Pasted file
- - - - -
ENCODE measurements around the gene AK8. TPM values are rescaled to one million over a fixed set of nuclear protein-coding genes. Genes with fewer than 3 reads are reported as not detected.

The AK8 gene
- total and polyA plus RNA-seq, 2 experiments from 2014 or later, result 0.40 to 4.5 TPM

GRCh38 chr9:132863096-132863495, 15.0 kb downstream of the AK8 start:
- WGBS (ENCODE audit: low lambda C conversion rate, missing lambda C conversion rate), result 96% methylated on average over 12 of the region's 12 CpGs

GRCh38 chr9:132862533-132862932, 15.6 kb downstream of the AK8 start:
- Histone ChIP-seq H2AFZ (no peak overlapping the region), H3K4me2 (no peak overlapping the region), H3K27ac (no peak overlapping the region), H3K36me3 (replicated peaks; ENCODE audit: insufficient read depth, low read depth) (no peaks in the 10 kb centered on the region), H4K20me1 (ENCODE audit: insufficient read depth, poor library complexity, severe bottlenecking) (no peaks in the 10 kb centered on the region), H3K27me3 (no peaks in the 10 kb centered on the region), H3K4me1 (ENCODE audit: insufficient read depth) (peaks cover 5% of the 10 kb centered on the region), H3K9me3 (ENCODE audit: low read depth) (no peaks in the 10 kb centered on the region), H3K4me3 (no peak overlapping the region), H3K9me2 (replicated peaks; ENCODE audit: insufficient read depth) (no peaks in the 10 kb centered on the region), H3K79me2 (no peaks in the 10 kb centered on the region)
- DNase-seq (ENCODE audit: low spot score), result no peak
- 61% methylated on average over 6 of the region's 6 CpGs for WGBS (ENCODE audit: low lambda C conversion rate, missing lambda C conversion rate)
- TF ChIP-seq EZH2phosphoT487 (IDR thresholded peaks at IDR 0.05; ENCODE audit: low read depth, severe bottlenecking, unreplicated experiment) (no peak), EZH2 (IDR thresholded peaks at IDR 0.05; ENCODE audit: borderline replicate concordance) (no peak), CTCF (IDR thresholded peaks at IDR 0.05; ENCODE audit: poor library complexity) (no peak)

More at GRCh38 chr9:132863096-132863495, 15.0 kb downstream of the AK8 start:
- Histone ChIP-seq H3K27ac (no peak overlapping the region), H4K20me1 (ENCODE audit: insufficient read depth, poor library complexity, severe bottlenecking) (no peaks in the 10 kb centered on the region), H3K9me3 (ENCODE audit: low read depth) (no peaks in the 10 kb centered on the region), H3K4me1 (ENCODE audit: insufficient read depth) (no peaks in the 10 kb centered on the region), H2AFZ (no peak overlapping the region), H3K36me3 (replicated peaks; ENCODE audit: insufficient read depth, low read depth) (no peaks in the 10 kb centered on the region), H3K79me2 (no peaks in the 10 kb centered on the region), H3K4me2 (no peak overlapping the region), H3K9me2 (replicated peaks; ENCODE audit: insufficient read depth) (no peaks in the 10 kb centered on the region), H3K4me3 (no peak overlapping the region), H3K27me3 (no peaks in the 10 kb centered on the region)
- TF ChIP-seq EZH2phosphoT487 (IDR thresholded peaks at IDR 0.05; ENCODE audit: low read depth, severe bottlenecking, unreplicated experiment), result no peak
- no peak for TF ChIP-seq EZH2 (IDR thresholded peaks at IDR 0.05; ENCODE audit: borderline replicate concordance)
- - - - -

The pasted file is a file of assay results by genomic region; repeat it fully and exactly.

ENCODE measurements around the gene AK8. TPM values are rescaled to one million over a fixed set of nuclear protein-coding genes. Genes with fewer than 3 reads are reported as not detected.

The AK8 gene
- total and polyA plus RNA-seq, 2 experiments from 2014 or later, result 0.40 to 4.5 TPM

GRCh38 chr9:132863096-132863495, 15.0 kb downstream of the AK8 start:
- WGBS (ENCODE audit: low lambda C conversion rate, missing lambda C conversion rate), result 96% methylated on average over 12 of the region's 12 CpGs

GRCh38 chr9:132862533-132862932, 15.6 kb downstream of the AK8 start:
- Histone ChIP-seq H2AFZ (no peak overlapping the region), H3K4me2 (no peak overlapping the region), H3K27ac (no peak overlapping the region), H3K36me3 (replicated peaks; ENCODE audit: insufficient read depth, low read depth) (no peaks in the 10 kb centered on the region), H4K20me1 (ENCODE audit: insufficient read depth, poor library complexity, severe bottlenecking) (no peaks in the 10 kb centered on the region), H3K27me3 (no peaks in the 10 kb centered on the region), H3K4me1 (ENCODE audit: insufficient read depth) (peaks cover 5% of the 10 kb centered on the region), H3K9me3 (ENCODE audit: low read depth) (no peaks in the 10 kb centered on the region), H3K4me3 (no peak overlapping the region), H3K9me2 (replicated peaks; ENCODE audit: insufficient read depth) (no peaks in the 10 kb centered on the region), H3K79me2 (no peaks in the 10 kb centered on the region)
- DNase-seq (ENCODE audit: low spot score), result no peak
- 61% methylated on average over 6 of the region's 6 CpGs for WGBS (ENCODE audit: low lambda C conversion rate, missing lambda C conversion rate)
- TF ChIP-seq EZH2phosphoT487 (IDR thresholded peaks at IDR 0.05; ENCODE audit: low read depth, severe bottlenecking, unreplicated experiment) (no peak), EZH2 (IDR thresholded peaks at IDR 0.05; ENCODE audit: borderline replicate concordance) (no peak), CTCF (IDR thresholded peaks at IDR 0.05; ENCODE audit: poor library complexity) (no peak)

More at GRCh38 chr9:132863096-132863495, 15.0 kb downstream of the AK8 start:
- Histone ChIP-seq H3K27ac (no peak overlapping the region), H4K20me1 (ENCODE audit: insufficient read depth, poor library complexity, severe bottlenecking) (no peaks in the 10 kb centered on the region), H3K9me3 (ENCODE audit: low read depth) (no peaks in the 10 kb centered on the region), H3K4me1 (ENCODE audit: insufficient read depth) (no peaks in the 10 kb centered on the region), H2AFZ (no peak overlapping the region), H3K36me3 (replicated peaks; ENCODE audit: insufficient read depth, low read depth) (no peaks in the 10 kb centered on the region), H3K79me2 (no peaks in the 10 kb centered on the region), H3K4me2 (no peak overlapping the region), H3K9me2 (replicated peaks; ENCODE audit: insufficient read depth) (no peaks in the 10 kb centered on the region), H3K4me3 (no peak overlapping the region), H3K27me3 (no peaks in the 10 kb centered on the region)
- TF ChIP-seq EZH2phosphoT487 (IDR thresholded peaks at IDR 0.05; ENCODE audit: low read depth, severe bottlenecking, unreplicated experiment), result no peak
- no peak for TF ChIP-seq EZH2 (IDR thresholded peaks at IDR 0.05; ENCODE audit: borderline replicate concordance)